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Archive for August, 2016

As summer wanes, jazz up your menus with a new dinner salad. You don’t have to be a vegetarian to enjoy a non-meat dish loaded with nutrients that promiMediterranean Quinoa Dinner Saladse fullness.

The tasty Mediterranean Quinoa Dinner Salad uses quinoa (pronounced Keen wah or ke NO ah), a grain crop grown primarily for its seed, as the basic ingredient. If you haven’t tried it, check it out. It’s gluten-free and packed with vitamins, minerals, and about six to eight grams of protein per serving. An added touch of black beans gives even more protein. Other ingredients add flavor, texture, and healthful choices.

Diets eaten in the Mediterranean part of the world include ample fruits, vegetables, nuts, whole grains, and olive oil plus servings of seafood, especially tuna and salmon. Choose this eating pattern to improve blood pressure and enhance heart-health. A recent study showed that those seemingly high-calorie nuts, olives, and oil had little effect on body weight or waist circumference when compared to those who ate a low-fat diet. So enjoy this economical, healthy, and tasty dish.

Mediterranean Quinoa Dinner Salad

1 cup                                      Mediterranean Herb Quinoa (uncooked)

2 to 3 tablespoons                   Black beans

5 or 6                                      Black olives

½ medium                              Tomato Wedges

½ large                                  Sliced cucumber

Pine nuts or toasted slivered almonds to taste

Feta cheese

Olive oil

Cook quinoa according to package directions. Layer ingredients on individual plates. Place ½ cup cooked quinoa on each plate.Top with  black beans, olives, feta cheese, and nuts. Arrange tomato wedges around the edge of plate. Place sliced cucumbers on one side. Drizzle all ingredients with olive oil.

The Lemon Gelatin Supreme, a nice blend of lemon gelatin, marshmallows, and bananas topped with a creamy pineapple sauce, shown here gives a tangy taste to the meal. Finish dinner with a rich chocolate pudding made with non-sugar sweetener and low-fat milk. Or if calories allow, enjoy a dish of your favorite chocolate ice cream.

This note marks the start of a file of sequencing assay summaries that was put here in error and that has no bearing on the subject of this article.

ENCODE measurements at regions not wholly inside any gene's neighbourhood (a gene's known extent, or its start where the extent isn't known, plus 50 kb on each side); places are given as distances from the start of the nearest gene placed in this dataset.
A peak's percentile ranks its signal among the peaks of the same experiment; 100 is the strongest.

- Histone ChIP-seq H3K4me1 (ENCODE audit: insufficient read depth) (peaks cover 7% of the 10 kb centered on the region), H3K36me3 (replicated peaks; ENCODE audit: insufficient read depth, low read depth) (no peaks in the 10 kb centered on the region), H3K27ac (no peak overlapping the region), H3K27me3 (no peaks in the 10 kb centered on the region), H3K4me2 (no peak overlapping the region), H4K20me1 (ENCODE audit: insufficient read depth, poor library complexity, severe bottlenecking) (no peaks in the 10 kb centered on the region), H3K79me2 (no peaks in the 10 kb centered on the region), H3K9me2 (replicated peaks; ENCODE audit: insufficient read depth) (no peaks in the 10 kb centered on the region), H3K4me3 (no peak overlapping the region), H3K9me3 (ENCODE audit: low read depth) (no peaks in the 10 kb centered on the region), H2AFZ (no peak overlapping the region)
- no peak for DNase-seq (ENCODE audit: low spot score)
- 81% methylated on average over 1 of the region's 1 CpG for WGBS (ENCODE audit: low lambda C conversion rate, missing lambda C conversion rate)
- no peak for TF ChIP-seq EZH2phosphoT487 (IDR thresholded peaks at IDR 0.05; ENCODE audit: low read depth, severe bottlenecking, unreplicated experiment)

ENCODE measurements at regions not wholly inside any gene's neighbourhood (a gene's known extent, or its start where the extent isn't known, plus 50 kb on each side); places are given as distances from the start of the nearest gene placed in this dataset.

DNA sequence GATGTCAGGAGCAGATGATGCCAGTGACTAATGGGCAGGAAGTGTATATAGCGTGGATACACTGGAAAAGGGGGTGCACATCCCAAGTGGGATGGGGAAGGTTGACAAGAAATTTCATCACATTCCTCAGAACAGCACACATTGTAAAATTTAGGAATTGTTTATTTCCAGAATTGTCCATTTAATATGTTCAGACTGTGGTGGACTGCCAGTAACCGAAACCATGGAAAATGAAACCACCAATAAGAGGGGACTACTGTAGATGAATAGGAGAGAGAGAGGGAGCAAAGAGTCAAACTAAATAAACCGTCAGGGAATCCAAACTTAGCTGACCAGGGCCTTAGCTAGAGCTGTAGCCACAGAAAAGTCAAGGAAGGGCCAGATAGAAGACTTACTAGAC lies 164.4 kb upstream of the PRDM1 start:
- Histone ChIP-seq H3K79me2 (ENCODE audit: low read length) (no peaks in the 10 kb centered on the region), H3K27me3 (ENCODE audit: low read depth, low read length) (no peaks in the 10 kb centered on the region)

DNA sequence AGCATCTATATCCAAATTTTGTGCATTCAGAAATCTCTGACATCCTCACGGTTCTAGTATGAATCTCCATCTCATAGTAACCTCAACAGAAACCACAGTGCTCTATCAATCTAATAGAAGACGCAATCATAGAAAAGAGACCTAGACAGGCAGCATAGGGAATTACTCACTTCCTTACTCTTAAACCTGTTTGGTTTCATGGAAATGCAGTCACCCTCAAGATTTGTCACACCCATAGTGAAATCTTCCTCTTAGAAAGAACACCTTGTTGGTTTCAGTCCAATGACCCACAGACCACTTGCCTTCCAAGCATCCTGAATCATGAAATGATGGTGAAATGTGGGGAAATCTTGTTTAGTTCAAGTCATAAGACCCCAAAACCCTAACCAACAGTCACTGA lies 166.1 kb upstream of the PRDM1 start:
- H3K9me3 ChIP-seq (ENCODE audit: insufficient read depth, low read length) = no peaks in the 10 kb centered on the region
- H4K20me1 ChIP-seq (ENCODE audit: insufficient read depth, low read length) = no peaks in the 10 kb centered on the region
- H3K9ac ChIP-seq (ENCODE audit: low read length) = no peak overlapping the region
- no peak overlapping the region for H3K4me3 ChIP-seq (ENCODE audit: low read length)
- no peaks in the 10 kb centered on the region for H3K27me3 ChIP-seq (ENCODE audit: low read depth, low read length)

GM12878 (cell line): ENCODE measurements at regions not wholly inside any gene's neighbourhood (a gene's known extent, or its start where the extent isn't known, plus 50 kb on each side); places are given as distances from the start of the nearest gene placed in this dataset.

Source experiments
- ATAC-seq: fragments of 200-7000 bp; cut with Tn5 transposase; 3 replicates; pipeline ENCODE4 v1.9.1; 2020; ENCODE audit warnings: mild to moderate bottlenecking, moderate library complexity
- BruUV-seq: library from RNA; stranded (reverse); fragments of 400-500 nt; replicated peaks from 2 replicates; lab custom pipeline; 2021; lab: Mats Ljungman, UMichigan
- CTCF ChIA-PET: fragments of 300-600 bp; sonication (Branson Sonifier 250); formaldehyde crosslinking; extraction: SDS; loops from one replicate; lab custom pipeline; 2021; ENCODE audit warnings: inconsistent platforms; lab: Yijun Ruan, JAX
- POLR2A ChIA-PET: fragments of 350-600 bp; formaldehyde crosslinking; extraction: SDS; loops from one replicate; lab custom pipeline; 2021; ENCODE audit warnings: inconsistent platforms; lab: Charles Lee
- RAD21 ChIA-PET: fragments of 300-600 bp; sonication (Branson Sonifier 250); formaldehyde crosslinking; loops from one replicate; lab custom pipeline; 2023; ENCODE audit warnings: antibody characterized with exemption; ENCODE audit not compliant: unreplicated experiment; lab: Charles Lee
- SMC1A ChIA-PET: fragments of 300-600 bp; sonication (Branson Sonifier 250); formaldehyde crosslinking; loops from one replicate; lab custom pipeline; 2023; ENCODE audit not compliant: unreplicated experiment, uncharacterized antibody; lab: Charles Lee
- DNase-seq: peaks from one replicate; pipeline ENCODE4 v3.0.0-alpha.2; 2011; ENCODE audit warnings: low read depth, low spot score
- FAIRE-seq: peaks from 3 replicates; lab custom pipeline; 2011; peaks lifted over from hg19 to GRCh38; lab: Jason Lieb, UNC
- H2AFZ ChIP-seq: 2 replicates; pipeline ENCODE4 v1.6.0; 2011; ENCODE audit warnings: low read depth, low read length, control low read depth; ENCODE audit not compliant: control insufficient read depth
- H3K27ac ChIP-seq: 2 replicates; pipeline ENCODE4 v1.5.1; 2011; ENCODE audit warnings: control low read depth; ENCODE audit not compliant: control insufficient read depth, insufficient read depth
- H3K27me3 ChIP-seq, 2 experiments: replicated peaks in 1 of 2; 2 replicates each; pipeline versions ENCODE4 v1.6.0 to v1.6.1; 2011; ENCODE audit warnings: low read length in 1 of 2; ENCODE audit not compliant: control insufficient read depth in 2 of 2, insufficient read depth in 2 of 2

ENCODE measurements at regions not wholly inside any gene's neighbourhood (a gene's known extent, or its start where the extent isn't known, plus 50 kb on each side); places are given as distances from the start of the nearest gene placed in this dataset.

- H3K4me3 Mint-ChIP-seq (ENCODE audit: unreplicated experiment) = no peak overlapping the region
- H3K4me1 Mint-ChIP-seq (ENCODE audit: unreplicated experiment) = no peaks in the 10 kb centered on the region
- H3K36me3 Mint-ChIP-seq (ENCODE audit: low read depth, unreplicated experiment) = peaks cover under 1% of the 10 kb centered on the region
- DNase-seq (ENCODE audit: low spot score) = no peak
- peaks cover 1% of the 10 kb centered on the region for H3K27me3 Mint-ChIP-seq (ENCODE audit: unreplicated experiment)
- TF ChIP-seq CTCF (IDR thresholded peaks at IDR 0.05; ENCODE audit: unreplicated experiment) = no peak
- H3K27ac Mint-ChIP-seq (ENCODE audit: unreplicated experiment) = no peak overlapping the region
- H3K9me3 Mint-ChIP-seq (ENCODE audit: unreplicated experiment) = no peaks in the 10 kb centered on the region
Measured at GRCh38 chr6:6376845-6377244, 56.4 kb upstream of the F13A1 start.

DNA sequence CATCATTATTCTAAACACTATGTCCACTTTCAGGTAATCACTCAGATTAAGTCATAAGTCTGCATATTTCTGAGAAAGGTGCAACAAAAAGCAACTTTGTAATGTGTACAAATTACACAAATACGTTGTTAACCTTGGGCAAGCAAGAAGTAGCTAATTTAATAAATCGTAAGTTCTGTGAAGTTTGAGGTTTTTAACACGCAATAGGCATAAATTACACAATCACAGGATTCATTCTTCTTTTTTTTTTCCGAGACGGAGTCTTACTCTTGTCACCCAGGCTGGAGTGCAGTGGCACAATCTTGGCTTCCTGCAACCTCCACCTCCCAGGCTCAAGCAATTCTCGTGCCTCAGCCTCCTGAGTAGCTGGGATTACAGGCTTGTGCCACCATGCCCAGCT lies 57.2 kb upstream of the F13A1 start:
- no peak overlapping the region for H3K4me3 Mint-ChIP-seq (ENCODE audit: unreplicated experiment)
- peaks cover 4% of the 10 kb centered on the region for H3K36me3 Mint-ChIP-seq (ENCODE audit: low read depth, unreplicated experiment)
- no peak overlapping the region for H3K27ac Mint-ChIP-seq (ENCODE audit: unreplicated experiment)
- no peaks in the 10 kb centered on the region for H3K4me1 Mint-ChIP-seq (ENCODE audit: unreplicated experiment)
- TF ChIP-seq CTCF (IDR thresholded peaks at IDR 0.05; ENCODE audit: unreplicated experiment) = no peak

Try this simple dinner salad and let me know what you think.

 

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The Paleo Diet, touted for weight loss, has a growing number of followers. What is this diet? Is it right for you? The Paleo Diet, also known as the Caveman Diet or Stone Age Diet, refers to foods available during the Paleolithic Age, when early ancestors weren’t farmers but hunters and gatherers. They depended on food caught or gathered from open fields and forests.

According to Paleo enthusiasts, the diet includes lean meats, shellfish, eggs, fruits and vegetables, and healthy oils (olive and coconut). Restricted foods include dairy, refined sugar, potatoes, salt, refined vegetable oils (such as canola), grains, and all processed foods.

A recent study of older women on this diet caught my attention. The study included thirty-five post-menopausal women who followed the diet for two years and lost significant weight. A researcher not involved in the study pointed out that those conducting the study veered from a true Paleo Diet to one that mimicked much of the Mediterranean Diet, an acceptable plan for healthy eating. A study of only thirty-five subjects concerned me.

What can we believe? In January 2016, the U. S. News & World Report listed scores of the most common diets based on a scale from 0 to 5. The Paleo diet had a 2.0 overall score. On weight loss, it scored 1.9. The score for healthy eating was 2.1, and the magazine ranked “ease to follow” at 1.7.

The magazine rated thirty-eight diets, divided into nine categories. How did the Paleo Diet fare? For Best Overall Diet, it ranked number thirty-six, tied for next to last place with the Dukan Diet, and came in last for Best Weight-loss Diet. Not only that, to follow this diet requires more home preparation, thus more kitchen time ― a sparse commodity for busy families. It also tends to cost more.

Supporters of this diet claim it leads to a healthier, fitter, disease-free life. In actuality, it fails to provide a number of needed nutrients. Exclusion of dairy makes it difficult to get recommended levels of calcium and vitamin D. Limited grains and pulses (legumes) restrict needed fiber in the diet.

Before we embark on any diet plan, it’s wise to learn the pros and cons. When tempted to follow popular diets whose claims sound too good to be true, think again. They probably are.

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